By Hunter Hines
Christian Action League
December 19, 2019
“The North Carolina Lottery has been a spectacular failure, and it deserves to be phased out in the years ahead,” said Les Bernal, National Director of Stop Predatory Gambling. Bernal made the remarks during an interview with host John Rustin on the North Carolina Family Policy Council’s radio broadcasts, Family Policy Matters. “The idea that in North Carolina, your state lottery revenues are making a meaningful contribution and improving education in the state…underscores how dishonest and rigged the lottery system is. It’s been a huge public policy failure in the state,” continued Bernal.
Nevertheless, the state’s lottery commission wants to implement “Digital Instants,” a form of lottery gaming that closely mimics video poker and video sweepstakes gaming – something the state’s legislature has vigorously sought to purge from the state for more than a decade.
One proposal would allow a player to deposit as much as $500 daily, $2000 weekly, $4,000 monthly into an online lottery account. Players would then be given access to highly addictive games, which are faster, longer, and entice the player to play more frequently.
In a presentation before the Lottery Commission on November 5th, digital instant gaming was described in this way:
- Digital Instants is destination gaming, unlike retail, where the lottery is often ancillary activity, players are deliberately visiting digital instants site to escape and play. The entertainment time that they demand is far different than a store environment.
- Higher payouts deliver more value to players because digital instants players are there to play for more extended periods, a higher payout will allow players more playing time for the same dollar. An insufficient payout rate will make the time more expensive for a player to purchase and can lead to retention loss.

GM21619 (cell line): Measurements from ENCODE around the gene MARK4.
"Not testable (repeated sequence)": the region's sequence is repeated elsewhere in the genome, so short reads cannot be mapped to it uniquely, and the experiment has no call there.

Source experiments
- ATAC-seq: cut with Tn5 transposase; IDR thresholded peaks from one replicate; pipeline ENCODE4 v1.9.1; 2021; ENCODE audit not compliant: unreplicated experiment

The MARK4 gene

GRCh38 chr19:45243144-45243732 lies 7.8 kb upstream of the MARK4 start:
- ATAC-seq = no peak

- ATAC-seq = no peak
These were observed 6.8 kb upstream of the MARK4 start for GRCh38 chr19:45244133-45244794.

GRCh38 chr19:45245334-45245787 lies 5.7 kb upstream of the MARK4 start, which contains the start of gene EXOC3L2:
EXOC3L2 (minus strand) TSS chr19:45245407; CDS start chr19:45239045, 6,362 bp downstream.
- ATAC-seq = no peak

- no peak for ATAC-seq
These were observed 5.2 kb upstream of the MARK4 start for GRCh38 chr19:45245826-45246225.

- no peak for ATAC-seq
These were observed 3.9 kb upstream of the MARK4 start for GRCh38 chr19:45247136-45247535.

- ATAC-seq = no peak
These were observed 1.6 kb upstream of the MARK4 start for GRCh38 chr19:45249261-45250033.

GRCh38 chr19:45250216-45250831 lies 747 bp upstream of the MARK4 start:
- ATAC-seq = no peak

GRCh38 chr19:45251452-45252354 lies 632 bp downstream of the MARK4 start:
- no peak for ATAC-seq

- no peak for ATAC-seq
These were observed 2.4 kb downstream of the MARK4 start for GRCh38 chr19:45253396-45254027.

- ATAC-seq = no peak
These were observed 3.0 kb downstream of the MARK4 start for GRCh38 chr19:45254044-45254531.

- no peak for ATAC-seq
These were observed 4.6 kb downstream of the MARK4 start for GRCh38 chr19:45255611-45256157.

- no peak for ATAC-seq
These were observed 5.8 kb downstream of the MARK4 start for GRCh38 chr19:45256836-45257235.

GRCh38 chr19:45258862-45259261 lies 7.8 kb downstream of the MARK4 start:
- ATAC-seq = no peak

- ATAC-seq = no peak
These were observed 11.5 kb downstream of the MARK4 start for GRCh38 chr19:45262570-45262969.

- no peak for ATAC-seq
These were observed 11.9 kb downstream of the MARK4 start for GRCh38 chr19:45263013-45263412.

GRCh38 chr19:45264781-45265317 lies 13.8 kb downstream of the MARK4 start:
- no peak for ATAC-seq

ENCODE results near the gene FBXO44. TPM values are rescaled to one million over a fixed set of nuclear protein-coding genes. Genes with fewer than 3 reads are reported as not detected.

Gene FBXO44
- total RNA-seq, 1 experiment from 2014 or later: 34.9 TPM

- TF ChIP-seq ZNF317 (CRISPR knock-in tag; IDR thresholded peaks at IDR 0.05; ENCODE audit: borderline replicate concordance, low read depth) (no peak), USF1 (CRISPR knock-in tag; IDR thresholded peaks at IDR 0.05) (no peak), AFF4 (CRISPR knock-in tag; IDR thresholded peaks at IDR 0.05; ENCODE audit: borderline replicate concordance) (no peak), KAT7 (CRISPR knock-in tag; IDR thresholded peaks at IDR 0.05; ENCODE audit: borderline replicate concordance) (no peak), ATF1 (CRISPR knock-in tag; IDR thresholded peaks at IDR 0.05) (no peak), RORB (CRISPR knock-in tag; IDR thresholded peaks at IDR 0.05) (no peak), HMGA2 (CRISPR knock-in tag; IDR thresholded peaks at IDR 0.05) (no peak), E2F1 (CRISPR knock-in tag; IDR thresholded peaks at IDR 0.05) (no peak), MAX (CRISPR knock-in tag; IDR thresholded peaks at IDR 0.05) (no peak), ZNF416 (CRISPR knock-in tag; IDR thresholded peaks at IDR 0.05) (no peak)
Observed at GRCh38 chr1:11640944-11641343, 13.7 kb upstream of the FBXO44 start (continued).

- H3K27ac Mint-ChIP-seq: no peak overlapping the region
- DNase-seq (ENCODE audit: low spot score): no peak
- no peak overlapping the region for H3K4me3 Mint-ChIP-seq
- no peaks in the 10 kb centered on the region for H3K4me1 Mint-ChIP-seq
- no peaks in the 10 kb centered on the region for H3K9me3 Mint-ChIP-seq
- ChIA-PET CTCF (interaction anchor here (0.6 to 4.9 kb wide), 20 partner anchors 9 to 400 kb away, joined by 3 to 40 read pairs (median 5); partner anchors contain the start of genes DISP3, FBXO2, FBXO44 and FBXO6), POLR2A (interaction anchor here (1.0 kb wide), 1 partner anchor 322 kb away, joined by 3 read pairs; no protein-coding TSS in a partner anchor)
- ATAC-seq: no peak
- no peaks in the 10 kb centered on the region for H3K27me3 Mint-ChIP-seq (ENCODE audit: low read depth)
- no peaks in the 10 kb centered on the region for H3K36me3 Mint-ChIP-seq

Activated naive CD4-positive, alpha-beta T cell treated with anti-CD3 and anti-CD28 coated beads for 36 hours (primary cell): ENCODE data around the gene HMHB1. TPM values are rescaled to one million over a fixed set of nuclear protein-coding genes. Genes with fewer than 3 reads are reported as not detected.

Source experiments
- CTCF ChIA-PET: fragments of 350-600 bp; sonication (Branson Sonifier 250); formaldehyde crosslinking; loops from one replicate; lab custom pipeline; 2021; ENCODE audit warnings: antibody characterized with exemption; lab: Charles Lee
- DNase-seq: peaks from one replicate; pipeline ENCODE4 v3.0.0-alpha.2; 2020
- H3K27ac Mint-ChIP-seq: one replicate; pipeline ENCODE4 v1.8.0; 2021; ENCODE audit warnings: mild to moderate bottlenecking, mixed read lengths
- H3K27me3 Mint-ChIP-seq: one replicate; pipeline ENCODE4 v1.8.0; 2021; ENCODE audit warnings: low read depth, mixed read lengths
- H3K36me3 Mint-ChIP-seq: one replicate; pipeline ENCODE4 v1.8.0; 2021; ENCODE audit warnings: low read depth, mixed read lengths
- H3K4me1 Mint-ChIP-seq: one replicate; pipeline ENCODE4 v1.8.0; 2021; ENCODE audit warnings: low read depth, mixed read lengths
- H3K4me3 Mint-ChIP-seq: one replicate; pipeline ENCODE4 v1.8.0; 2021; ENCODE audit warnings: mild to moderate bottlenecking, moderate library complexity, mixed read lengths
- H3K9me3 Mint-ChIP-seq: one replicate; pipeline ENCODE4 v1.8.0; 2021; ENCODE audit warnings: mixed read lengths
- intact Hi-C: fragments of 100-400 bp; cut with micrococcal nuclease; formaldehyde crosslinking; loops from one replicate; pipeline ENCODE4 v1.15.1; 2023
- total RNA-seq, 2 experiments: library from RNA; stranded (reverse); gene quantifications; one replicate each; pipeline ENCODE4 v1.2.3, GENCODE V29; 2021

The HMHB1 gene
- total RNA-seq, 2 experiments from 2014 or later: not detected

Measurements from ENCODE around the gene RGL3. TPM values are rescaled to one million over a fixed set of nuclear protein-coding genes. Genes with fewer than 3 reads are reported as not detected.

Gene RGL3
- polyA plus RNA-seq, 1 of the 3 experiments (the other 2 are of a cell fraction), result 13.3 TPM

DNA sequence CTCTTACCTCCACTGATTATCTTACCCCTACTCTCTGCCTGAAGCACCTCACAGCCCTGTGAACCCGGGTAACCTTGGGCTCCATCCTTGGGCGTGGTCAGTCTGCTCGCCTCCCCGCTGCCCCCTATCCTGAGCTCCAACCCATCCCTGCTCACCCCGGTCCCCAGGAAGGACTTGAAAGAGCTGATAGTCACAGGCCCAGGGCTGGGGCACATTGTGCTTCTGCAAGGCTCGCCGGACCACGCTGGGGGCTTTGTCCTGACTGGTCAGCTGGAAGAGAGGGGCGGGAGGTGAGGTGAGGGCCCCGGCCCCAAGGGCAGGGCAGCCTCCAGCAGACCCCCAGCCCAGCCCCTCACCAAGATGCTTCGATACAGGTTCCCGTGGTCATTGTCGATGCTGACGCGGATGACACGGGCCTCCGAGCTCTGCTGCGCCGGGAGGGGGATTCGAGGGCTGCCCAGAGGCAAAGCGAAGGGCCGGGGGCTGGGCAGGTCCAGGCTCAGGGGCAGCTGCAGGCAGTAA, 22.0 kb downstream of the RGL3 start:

- Payout is directly correlated to the amount of time played.
- Higher payouts lead to longer playing times, more engaged players, and eventually more frequent visits.
- Engaging gameplay alone will not lead to long term success of a digital instant game.
“Digital Instants would be a hazardous form of playing the state lottery,” said Rev. Mark Creech, executive director of the Christian Action League. “What they’re talking about is a scratch ticket that is played online and is equivalent to online slots. It’s bad enough that the lottery, which is state-sanctioned gambling, fleeces its own citizens, making losers out of the vast majority of them to sustain its objectives. That is immoral in itself. But to use the most enticing, the most captivating, the most alluring form of gambling to empty the pockets of North Carolina citizens, especially the poor, is wickedly sinful.”
Creech said that if the lottery commission chooses to implement Digital Instants, he hopes the state legislature will intervene with legislation to repeal their decision and prohibit such gaming.
North Carolina law says the lottery commission has the authority to approve any game that any other state lottery offers. Currently, only five states offer Digital Instants: Michigan, Georgia, New Hampshire, Pennsylvania, and Kentucky. But Creech said he believes most lawmakers, conservative Republicans and liberal Democrats, might see the Digital Instants as a bridge too far.